Friday, December 9, 2011

Rest In Peace, Bruno Bianchi and Shingo Araki

 A sad start to December: Last week, two key artists behind the original Inspector Gadget series passed away... strangely enough only a few hours apart. On the night of Thursday, December 1, Japanese animation veteran Shingo Araki (animator on season 1) passed away. French animation veteran Bruno Bianchi (co-creator and director) followed on the morning of Friday, December 2. I've actually known about this since Monday, but only today did I find the time to blog about these artists.

BRUNO BIANCHI (1955-2011)

Bruno Bianchi... where do I begin? This man was not only Inspector Gadget's co-creator. He also directed the entire original series (1982-86) and served as chief designer of all the main characters. In short, Bruno was one of the leading creative forces on the show. The fact that he is gone came as a great shock to me (he was only in his mid-fifties, for crying out loud), and it's hard to describe in few words the impact he had on my childhood, not only through Inspector Gadget, but also various other shows like Heathcliff and Iznogoud. That's why I've decided not to write much about him here, and instead post a longer tribute to him one of the next days. Now, then... Read on (below Bianchi's credits) to get to Shingo Araki...


SHINGO ARAKI (1939-2011)

Original Gadget animator Shingo Araki was a guy I really didn't know much about... but the Imdb site on his work reveals quite a legacy! Since 1965, this versatile animator/animation director/character designer had been continuously at work in Japan on a number of famous anime series... including Yu-Gi-Oh!, The Rose of Versailles, Lupin III Part III and Saint Seiya, among many, many others. Imdb's overview of his work, not to mention its Mini Biography (below), probably sums up his career better than I can:
"Graduated in Aichi Prefecture. Semi-professional debut as a cartoonist in the "Machi" adult comic magazine in 1955. Joined Mushi Production as animator in 1965. Founded Studio Jaguar in 1966. Debuted as animation director in 1970 with the TV Series "Joe of Tomorrow". Met for the first time also animation director and future collaborator Michi Himeno in 1973. Founded Araki Production in 1975. Debuted in a long-feature film as animation director in 1978's "Goodbye Battleship Yamato: Warriors of Love". Celebrated the enormous success for duet Araki-Himeno with the TV series and later three animated films "Saint Seiya" (1986-89), followed by new film of the saga "Saint Seiya Overture" from 2004. Illustrated the novel "Burai". Did tasks of Creative Consultor of Video Games' Brey saga."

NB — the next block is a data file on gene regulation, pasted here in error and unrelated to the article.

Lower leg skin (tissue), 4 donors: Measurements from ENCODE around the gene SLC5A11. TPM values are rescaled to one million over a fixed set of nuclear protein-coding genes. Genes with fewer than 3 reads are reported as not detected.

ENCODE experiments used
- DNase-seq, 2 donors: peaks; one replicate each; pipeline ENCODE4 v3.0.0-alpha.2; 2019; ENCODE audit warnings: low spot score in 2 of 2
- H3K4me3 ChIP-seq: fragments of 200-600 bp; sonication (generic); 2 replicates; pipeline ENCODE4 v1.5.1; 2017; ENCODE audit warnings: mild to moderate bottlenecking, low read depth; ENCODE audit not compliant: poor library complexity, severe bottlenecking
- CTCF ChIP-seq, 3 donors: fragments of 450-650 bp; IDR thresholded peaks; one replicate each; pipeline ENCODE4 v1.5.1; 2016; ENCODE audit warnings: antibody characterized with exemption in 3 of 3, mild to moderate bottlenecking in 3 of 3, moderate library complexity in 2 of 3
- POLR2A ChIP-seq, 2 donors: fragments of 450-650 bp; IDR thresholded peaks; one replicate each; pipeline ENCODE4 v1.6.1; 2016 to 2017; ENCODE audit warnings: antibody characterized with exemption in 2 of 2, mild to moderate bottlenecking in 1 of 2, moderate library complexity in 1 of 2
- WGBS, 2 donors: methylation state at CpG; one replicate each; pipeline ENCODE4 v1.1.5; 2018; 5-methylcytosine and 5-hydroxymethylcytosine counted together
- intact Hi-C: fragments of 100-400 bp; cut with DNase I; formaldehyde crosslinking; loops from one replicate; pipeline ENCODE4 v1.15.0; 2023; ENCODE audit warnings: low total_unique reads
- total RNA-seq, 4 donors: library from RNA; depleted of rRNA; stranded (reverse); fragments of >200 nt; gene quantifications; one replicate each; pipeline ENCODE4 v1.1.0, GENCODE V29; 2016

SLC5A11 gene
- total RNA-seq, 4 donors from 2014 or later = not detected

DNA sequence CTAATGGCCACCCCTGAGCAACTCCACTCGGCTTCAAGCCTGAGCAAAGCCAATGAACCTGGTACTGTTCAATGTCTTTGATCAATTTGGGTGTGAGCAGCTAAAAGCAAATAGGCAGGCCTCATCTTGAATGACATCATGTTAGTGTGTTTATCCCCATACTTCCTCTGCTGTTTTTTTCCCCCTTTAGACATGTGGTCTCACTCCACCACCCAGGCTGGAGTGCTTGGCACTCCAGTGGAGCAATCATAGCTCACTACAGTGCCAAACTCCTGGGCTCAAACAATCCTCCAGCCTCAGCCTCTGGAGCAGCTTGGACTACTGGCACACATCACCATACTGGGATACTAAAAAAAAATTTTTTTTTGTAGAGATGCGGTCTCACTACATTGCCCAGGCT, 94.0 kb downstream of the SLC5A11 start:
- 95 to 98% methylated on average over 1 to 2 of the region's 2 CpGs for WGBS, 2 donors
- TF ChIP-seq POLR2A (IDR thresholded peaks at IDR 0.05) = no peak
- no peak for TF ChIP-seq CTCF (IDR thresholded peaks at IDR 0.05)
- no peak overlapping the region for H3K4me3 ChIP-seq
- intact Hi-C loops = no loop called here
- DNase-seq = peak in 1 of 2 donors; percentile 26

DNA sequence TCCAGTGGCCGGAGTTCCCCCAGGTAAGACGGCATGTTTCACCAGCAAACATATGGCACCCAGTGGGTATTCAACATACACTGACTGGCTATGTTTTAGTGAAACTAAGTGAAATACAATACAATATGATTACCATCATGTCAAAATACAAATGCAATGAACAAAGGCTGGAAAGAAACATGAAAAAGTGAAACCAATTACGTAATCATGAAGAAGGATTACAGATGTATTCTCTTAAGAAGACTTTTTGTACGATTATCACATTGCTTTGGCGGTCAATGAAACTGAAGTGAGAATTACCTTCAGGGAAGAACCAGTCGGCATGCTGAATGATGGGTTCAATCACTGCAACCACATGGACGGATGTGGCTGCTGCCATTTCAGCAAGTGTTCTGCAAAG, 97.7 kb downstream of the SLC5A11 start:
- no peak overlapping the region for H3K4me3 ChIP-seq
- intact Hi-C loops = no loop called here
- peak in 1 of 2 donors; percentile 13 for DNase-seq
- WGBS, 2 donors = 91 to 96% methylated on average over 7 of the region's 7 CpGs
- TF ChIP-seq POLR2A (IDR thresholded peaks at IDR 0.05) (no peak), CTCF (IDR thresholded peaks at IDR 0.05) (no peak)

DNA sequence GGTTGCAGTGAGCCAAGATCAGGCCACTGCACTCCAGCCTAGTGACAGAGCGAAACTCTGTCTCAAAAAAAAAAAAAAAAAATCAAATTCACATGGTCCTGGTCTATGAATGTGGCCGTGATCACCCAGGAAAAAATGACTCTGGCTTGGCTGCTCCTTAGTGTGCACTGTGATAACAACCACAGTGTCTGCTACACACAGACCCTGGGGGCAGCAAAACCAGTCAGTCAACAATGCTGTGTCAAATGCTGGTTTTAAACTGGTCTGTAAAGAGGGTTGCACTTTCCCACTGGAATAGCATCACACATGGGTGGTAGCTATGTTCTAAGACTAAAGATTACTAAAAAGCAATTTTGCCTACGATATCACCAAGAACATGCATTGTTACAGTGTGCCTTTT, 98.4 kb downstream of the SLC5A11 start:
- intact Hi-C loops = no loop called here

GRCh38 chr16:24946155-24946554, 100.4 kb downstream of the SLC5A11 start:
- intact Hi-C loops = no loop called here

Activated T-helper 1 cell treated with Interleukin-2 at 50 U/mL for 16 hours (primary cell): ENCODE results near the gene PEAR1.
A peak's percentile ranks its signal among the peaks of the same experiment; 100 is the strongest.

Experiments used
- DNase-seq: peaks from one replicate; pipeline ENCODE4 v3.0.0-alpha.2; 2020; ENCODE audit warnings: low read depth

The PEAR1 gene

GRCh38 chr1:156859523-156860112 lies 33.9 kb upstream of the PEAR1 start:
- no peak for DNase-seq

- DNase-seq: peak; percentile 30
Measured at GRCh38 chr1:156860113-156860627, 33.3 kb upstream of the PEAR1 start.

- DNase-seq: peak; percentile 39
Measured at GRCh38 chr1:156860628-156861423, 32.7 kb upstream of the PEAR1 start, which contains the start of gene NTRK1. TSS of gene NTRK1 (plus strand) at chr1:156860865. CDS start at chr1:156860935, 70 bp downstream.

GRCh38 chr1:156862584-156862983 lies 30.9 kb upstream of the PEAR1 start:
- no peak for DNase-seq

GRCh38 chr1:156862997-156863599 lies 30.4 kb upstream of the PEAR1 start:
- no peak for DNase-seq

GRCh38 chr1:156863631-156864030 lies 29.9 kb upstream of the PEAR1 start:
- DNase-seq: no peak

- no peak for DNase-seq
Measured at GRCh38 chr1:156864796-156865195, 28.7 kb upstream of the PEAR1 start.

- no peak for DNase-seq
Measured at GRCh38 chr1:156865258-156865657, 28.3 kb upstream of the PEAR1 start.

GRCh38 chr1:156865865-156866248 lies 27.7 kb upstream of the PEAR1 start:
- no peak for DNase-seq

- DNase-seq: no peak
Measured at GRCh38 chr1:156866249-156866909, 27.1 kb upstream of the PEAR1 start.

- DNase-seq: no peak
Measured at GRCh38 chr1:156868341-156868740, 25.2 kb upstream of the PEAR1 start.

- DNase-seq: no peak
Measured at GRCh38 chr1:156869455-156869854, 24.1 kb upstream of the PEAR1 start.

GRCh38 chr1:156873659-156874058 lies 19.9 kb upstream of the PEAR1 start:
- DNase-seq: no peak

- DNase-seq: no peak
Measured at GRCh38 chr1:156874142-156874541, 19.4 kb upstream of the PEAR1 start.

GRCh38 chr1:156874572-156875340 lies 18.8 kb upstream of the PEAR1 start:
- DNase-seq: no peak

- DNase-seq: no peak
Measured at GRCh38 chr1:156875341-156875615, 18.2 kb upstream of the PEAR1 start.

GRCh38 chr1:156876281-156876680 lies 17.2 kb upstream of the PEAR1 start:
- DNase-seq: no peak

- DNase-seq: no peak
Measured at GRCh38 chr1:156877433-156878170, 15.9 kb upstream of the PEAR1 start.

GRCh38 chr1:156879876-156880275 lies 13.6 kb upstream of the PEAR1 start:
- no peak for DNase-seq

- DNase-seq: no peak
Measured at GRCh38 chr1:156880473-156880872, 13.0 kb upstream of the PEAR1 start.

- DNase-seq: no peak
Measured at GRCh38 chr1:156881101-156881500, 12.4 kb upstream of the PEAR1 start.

In addition to the shows fully produced in Japan, Araki also worked for the famous studios Toei Animation and Tokyo Movie Shinsha (TMS) as an animator on outsourced American productions. It was through TMS he got assigned to Inspector Gadget, which he animated on during the show's first season... meaning the season which generally had the best animation in it. Presumably, he served as one of Gadget's key animators, as his name is the second one (of a long list) mentioned in the animation credits.

The fact that famous veteran artists such as Araki were assigned to work on Inspector Gadget really shows the ambitions DiC had with the show during its first season: the animation was far above average for TV cartoons at the time. Not every Gadget episode had good animation, of course (as they were outsourced to various Asian studios), but I'll choose to believe that Araki worked on some of the episodes with the best-looking animation. The fact that he was working on Gadget through the legendary TMS studio is a quality indicator in itself!